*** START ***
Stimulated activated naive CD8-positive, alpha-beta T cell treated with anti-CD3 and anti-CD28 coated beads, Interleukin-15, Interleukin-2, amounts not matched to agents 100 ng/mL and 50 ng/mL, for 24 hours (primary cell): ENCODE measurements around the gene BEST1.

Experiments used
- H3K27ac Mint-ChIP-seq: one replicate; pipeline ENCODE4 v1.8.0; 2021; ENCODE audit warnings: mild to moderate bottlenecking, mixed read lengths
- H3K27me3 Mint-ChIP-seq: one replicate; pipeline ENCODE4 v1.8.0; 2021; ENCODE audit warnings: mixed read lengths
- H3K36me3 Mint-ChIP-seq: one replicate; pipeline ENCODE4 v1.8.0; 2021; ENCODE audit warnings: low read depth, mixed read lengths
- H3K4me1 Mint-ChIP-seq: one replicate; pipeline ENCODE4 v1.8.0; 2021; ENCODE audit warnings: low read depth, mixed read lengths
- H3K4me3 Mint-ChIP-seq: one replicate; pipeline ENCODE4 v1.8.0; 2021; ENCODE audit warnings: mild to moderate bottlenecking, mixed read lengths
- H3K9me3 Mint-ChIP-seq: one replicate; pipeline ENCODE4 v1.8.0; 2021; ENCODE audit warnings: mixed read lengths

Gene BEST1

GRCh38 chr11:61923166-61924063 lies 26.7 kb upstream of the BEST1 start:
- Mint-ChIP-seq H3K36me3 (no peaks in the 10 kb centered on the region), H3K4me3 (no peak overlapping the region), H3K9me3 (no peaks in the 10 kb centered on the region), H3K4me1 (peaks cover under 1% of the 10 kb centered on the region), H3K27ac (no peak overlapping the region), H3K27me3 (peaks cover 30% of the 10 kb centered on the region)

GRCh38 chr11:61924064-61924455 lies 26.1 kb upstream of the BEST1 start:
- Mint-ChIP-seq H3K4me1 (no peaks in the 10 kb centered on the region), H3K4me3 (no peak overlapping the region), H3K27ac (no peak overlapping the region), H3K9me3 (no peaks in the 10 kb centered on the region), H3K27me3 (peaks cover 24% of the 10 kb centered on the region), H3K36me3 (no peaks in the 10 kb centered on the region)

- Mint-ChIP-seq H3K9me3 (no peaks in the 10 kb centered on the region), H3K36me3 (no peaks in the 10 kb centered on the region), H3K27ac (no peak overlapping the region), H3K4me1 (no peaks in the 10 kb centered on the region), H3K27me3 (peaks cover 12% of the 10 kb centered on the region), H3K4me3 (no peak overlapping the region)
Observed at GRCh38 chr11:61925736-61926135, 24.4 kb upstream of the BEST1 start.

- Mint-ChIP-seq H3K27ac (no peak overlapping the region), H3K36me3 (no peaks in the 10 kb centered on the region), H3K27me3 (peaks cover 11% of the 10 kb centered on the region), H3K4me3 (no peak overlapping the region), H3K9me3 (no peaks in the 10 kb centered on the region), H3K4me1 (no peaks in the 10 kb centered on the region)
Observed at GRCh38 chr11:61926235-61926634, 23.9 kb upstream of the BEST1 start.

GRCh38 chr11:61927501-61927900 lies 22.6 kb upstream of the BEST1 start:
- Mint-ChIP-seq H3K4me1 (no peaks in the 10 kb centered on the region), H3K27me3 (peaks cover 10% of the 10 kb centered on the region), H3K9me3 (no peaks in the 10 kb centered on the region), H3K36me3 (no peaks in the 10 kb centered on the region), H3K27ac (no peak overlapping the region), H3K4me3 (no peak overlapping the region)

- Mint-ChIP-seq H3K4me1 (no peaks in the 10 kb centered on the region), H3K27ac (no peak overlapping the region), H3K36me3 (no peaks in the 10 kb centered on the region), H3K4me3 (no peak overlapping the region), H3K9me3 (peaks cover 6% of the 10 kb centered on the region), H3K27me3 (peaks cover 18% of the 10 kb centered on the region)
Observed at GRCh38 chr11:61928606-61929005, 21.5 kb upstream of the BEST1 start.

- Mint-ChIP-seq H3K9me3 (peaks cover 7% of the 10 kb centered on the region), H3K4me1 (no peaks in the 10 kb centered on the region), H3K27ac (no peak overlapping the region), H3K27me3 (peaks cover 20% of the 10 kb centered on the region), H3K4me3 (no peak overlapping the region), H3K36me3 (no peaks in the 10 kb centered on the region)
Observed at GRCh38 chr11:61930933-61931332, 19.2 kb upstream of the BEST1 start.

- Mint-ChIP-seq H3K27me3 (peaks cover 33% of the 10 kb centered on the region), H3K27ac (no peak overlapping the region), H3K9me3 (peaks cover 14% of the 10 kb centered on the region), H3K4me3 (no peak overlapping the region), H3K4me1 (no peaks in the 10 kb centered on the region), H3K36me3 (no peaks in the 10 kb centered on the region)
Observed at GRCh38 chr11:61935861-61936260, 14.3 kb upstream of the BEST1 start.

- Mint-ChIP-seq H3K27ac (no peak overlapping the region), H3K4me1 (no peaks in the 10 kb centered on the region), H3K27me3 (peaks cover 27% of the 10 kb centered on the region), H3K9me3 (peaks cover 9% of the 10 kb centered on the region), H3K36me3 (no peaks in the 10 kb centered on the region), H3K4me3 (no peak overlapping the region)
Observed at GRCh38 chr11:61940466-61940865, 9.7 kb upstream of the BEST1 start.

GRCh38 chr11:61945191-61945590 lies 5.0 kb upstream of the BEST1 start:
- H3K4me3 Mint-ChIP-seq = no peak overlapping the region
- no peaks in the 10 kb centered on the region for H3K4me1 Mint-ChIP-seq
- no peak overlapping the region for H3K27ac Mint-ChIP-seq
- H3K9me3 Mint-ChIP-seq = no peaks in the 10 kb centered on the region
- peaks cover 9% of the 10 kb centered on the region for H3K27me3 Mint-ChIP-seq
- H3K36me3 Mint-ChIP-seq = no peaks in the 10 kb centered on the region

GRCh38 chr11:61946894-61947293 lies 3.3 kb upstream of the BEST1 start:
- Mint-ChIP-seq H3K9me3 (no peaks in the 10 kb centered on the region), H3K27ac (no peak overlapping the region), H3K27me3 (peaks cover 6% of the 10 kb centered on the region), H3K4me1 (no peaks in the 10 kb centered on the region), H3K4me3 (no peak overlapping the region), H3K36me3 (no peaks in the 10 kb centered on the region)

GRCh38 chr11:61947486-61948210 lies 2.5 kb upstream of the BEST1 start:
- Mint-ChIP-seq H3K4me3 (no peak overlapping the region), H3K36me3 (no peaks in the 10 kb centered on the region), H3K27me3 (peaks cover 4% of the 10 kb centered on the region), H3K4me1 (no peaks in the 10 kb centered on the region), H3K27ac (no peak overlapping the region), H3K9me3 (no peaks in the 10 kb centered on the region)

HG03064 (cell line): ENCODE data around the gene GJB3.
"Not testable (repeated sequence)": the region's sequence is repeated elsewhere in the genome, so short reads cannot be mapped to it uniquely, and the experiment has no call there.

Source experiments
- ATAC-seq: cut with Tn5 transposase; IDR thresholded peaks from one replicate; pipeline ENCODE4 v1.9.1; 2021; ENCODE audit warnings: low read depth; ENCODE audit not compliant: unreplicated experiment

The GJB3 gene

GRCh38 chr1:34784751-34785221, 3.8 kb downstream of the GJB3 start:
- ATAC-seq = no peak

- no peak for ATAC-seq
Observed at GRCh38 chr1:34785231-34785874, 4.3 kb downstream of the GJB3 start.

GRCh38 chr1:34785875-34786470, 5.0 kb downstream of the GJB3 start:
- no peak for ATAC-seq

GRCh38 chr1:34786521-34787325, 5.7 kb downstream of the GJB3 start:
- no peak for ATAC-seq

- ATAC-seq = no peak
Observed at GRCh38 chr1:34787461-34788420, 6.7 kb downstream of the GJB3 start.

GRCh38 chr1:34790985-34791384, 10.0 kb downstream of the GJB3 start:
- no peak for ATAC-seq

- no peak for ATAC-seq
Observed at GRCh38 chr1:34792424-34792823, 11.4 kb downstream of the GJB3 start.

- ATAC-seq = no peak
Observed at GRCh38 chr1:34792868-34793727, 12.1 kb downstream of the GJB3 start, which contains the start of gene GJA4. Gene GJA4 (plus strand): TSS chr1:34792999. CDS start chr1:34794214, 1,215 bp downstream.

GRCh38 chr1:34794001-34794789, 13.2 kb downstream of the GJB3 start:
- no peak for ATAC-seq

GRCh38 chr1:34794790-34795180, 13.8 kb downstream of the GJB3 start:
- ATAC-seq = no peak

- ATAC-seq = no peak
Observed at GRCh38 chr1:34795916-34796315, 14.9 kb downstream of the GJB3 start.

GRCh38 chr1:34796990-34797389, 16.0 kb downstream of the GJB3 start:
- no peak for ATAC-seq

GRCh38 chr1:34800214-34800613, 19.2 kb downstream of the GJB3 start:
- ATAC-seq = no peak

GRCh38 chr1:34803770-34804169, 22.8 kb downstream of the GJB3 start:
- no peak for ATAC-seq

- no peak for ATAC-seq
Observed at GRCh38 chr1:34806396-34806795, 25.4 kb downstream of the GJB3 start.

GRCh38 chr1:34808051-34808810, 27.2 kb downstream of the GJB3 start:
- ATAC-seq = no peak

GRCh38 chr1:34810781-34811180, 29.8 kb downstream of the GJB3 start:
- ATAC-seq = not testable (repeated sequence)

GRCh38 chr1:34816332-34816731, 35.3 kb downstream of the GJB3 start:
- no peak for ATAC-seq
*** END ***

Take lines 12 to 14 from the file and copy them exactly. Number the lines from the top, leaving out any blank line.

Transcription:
GRCh38 chr11:61924064-61924455 lies 26.1 kb upstream of the BEST1 start:
- Mint-ChIP-seq H3K4me1 (no peaks in the 10 kb centered on the region), H3K4me3 (no peak overlapping the region), H3K27ac (no peak overlapping the region), H3K9me3 (no peaks in the 10 kb centered on the region), H3K27me3 (peaks cover 24% of the 10 kb centered on the region), H3K36me3 (no peaks in the 10 kb centered on the region)

- Mint-ChIP-seq H3K9me3 (no peaks in the 10 kb centered on the region), H3K36me3 (no peaks in the 10 kb centered on the region), H3K27ac (no peak overlapping the region), H3K4me1 (no peaks in the 10 kb centered on the region), H3K27me3 (peaks cover 12% of the 10 kb centered on the region), H3K4me3 (no peak overlapping the region)